Smoked leg of Larry the lamb and a scrummy lamb stock


Smoked leg of lamb

This fantastic smoked leg used to belong to one of the lambs of an ex-colleague of Dad's. They both are retired now (Dad and the colleague, sheep obviously is not only retired but also dead). The farmer lady used to work as the senior nurse in the hospital where Dad was consultant and she keeps some livestock as a hobby, mainly sheep and chicken I think.

This is real organic home farming, all the animals have names. She used to have a ram by the same name as my dad.  Coincidence!? Or did she find her boss a bit stubborn perhaps?

One Easter we had the leg of Pekka. Pekka is a very popular, solid and old-fashioned Finnish boy's name. I once dated a Pekka who contrary to his dependable name proved out to be anything but. When Norwegians joke about the Finns, one of the main Finnish characters in the jokes is called Pekka. The jokes are a bit lame and not very witty. Much like Norwegians. Just kidding. Norwegians are a hoot.

So this lady knows her sheep and the sheep know her. When she comes home she’ll always give them a shout “Hello boys, what’s up?” It goes for the girls as well I suppose, and they all flock to see her and baa and meh the latest paddock goss.

My parents buy a whole sheep from her once a year and they always have all the four legs smoked. These legs have featured in many a family celebration. We had one in our wedding buffet, there is one in the table at Christmas and Easter. My family usually eats it cold, as a side dish or on top of open sandwiches or Karelian pasties, but husband likes the meat best when it's a bit warm. A few warm slices wrapped in a flatbread with salad leaves and tomato or on a toasted ciabatta with cheese and salad makes a happy hubby. It’s also great in a quiche or a pasta dish for instance.

We have been eating this leg over Easter and today I sliced the rest to freeze in portions for future use. Now I see why my parents need a dog (I see the need for lots of reasons to be honest, I love dogs, but this is another one). When you are cutting the meat you get these iffy bits that are kind of part skin or part fat but also part meat, so you don't want to throw them away and that's where the dog comes in.

Sister and brother sharing the off-bits.
When my dad cuts whatever it is he is cutting, leg of lamb, chunk of smoked moose (carving is a mans job in my parents' household as is gutting, filleting and curing fish, opening wine bottles, frying meatballs and blinis and making Miss Helga's Baltic Herring stew - I will have to get the recipe soon - everything else in the kitchen is woman's work) the dog parks herself on the floor next to Dad patiently waiting for those bits. To her they are the best bits in the world and Dad is the ultimate superhero for conjuring up the tasty morsels. Sometimes my brother joins her to take his share of the goodies as well.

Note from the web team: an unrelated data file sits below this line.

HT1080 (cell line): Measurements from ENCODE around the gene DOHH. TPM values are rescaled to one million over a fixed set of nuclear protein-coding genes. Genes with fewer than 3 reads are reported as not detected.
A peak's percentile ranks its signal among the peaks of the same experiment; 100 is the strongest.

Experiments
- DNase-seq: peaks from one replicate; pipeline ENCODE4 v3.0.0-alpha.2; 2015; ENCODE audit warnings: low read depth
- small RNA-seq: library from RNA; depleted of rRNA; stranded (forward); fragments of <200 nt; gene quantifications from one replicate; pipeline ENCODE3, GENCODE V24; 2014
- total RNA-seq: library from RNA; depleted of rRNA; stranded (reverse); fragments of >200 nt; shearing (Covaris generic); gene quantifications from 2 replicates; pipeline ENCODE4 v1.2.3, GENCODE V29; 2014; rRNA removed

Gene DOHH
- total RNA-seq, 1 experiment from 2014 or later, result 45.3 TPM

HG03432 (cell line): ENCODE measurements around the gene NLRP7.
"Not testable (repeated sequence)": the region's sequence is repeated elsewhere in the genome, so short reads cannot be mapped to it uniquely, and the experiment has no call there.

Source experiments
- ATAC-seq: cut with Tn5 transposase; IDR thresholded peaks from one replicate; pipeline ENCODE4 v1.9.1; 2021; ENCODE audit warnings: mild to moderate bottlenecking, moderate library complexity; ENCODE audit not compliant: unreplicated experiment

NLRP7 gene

So with no dog and my brother in another country I actually ate most the funny bits myself thus negating any possible slimming effects of the run I had earlier. I couldn't manage all and there was quite a lot left and the bones as well, so I decided to use it all for a gorgeous lamb stock.

Smoked leg of lamb
I roasted the bones and skin and fat and whatever was left with carrot, celery, onion and garlic for 45 minutes and now it is boiling on the stove with rosemary, thyme and bay leaf for about 4-6 hours. I will have to go to bed at some point, which is when I will drain it, let it cool a bit and put it in the fridge overnight. Then I will remove the fat that will rise to the top and freeze the stock.

I will report later how it turned out. Unless it was a disaster in which case I'll just brush it under the carpet metaphorically.

Lamb stock

Bones of a Sunday roast leg of lamb (or in this case a smoked lamb)
1 large yellow onion
1 celery stalk
5 garlic cloves
1 large carrot

Herbs (e.g. rosemary, thyme, bay leaf)
2 tsp blackpeppers (whole) or whole allspice

Roast the lamb bones with the chopped veg in 200C oven with a drizzle of oil for 45 min. Then place in a pan, cover with water, add herbs and the blackpepper. You can salt very lightly if you like, but it's probably best to avoid in order to not oversalt the dish you will ultimately be using the stock for. Cook covered on low heat for 4-6 hours. Drain and leave to cool. If you like you can reduce the stock further to be diluted again when cooked. Refridgerate. Remove the layer of fat from top and keep in fridge (keeps for several days) or freezer (keeps up to 3 months).

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